Maluma is setting the record straight on the supposed feud between him and fellow Colombian singer J Balvin. The 25-year-old heartthrob, who is featured in GQ’s Man of the Year issue, posed in hella cool outfits for the magazine and opened up about his career, especially how he was pitted against J Balvin as they were both rising the ranks and popping out hit after hit. In case you’re not familiar, these two basically revolutionized the pop-reggaeton genre and continue to change the music landscape to include more Spanish-singing tracks.
“I never felt anything bad toward him,” the Mala Mía singer told the publication, adding that people thought there was a rivalry just because they were both becoming popular in the same music genre. “But all the attention on the genre and people created this tension between us,” he continued. However, there was a turning point when they talked things out in person. “I said to him, ‘Yo, bro, come on, I used to listen to your music when I was 14 years old. I used to go to quinceañeras, if you were performing there. I used to see you performing, I was your fan, cabrón.’”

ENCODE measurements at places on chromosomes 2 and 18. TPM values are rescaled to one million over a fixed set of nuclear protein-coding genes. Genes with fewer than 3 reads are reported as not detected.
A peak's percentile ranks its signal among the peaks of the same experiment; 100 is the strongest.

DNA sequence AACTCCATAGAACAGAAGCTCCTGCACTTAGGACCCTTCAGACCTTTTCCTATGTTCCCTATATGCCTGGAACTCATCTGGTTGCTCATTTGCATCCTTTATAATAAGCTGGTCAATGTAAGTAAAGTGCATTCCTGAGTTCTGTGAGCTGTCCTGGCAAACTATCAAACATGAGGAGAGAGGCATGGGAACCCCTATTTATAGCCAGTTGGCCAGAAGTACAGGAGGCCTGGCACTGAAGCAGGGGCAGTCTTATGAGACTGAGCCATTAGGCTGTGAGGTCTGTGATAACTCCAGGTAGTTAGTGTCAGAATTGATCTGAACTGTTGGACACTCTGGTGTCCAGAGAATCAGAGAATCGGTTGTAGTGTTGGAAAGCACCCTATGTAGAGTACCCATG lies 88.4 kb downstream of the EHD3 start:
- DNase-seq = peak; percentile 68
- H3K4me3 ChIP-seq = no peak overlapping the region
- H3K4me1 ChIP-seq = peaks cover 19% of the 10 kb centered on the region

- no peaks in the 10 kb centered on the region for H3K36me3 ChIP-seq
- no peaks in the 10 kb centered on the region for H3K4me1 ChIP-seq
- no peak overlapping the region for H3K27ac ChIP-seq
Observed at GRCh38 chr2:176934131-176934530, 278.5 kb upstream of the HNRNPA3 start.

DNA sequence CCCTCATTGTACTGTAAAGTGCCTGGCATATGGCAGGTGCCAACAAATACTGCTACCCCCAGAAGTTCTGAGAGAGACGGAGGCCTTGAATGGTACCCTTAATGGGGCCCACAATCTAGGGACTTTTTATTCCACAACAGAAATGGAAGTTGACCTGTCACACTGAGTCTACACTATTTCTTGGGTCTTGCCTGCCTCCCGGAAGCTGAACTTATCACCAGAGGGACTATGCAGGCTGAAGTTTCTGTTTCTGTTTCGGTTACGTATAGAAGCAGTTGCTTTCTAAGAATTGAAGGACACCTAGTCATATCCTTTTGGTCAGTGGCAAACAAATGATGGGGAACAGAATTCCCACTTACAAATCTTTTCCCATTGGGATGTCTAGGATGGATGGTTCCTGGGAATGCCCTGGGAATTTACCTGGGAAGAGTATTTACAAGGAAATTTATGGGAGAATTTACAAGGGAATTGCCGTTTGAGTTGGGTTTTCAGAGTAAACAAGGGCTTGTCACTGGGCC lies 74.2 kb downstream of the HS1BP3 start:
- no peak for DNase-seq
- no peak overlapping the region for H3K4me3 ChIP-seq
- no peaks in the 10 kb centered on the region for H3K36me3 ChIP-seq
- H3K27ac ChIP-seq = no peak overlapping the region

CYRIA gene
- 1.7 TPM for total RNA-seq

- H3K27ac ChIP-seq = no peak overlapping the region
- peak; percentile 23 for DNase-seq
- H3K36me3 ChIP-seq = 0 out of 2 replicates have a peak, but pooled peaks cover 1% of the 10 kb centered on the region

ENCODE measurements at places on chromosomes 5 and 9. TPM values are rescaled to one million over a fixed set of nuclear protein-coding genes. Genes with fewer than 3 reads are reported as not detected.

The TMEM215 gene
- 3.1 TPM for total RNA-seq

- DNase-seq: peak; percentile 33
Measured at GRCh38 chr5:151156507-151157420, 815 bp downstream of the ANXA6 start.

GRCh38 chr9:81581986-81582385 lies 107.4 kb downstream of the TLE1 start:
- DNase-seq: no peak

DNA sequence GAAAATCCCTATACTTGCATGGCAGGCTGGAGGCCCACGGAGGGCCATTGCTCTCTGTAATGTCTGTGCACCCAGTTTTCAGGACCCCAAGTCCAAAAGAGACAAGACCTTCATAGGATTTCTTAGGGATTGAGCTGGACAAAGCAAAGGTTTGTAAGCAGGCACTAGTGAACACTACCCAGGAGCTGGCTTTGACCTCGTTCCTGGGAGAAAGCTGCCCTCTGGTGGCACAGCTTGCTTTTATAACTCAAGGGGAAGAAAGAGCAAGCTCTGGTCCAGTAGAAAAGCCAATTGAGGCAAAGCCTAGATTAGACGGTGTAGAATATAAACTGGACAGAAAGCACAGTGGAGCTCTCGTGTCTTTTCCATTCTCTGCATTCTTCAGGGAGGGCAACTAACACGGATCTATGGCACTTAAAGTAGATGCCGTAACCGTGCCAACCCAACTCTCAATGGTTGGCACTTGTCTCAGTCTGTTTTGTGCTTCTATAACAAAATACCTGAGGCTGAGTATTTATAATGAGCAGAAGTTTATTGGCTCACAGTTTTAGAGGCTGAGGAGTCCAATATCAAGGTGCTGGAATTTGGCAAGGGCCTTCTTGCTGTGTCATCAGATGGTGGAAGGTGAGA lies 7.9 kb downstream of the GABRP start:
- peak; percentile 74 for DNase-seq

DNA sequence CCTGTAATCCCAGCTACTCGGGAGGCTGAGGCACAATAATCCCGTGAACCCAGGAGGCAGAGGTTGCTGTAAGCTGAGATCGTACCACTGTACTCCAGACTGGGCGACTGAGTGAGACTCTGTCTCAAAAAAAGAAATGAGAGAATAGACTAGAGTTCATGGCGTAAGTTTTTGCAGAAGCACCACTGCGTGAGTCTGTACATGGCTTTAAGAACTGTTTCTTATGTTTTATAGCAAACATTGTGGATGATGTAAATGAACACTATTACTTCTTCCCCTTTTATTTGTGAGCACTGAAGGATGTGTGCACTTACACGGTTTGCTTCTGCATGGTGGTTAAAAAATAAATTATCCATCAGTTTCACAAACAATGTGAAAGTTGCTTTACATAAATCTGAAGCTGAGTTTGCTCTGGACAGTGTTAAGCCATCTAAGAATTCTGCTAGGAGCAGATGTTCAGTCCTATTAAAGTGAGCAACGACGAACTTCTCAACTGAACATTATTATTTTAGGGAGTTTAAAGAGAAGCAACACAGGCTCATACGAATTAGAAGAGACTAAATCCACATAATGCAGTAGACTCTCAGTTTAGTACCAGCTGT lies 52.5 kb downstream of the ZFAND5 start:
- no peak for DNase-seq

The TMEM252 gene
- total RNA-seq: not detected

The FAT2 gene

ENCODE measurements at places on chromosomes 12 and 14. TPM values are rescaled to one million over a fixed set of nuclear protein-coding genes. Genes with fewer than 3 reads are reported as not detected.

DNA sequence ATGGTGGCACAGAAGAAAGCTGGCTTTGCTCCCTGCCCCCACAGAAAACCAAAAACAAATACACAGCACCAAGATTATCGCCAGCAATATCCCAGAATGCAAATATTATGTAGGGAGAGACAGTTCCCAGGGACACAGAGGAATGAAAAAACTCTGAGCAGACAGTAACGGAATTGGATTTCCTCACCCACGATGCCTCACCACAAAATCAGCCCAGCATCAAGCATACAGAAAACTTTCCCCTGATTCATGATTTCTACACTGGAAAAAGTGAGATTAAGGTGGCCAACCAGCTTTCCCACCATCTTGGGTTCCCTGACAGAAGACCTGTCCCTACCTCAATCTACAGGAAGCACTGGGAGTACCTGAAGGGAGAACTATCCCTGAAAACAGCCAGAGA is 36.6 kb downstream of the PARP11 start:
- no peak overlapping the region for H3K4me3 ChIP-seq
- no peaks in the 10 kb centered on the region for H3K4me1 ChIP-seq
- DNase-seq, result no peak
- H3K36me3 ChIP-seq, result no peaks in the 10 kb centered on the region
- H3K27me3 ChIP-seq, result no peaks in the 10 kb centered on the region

Since then, Maluma and J Balvin have been teaming up for head-bopping hits. Most recently, they collaborated for Qué Pena and filmed the music video together. In the first shot of the video, the two hilariously made fun of each other. Maluma imitated Balvin’s “Buenos Dias” greeting, while J Balvin made fun of the way Maluma calls himself “Maluma Baby.” This year, they also both made the cut for the Harper’s Bazaar Men’s Issue, a sign that we’re moving towards a more Spanish-inclusive time in music. And that’s one thing Maluma is set on doing—singing in Spanish.
“I want to be recognized in the world as a Latino and as an artist from Colombia who sings in Spanish. I want to break barriers in Spanish with my language, with who I am, and with my essence,” he explained in the issue. “I think I don’t need to sing in English for people to like my music.” After recording a few songs in English, it’s unlikely the singer will release those tracks. “I don’t feel that connected. Every time I sing in English, it feels like I’m reading,” he continued. “They wanted me to be like the version of another American artist, but I’m not the version of anyone. I’m me and I’ve worked hard for people to know me for that, for my own essence, for me as an artist.”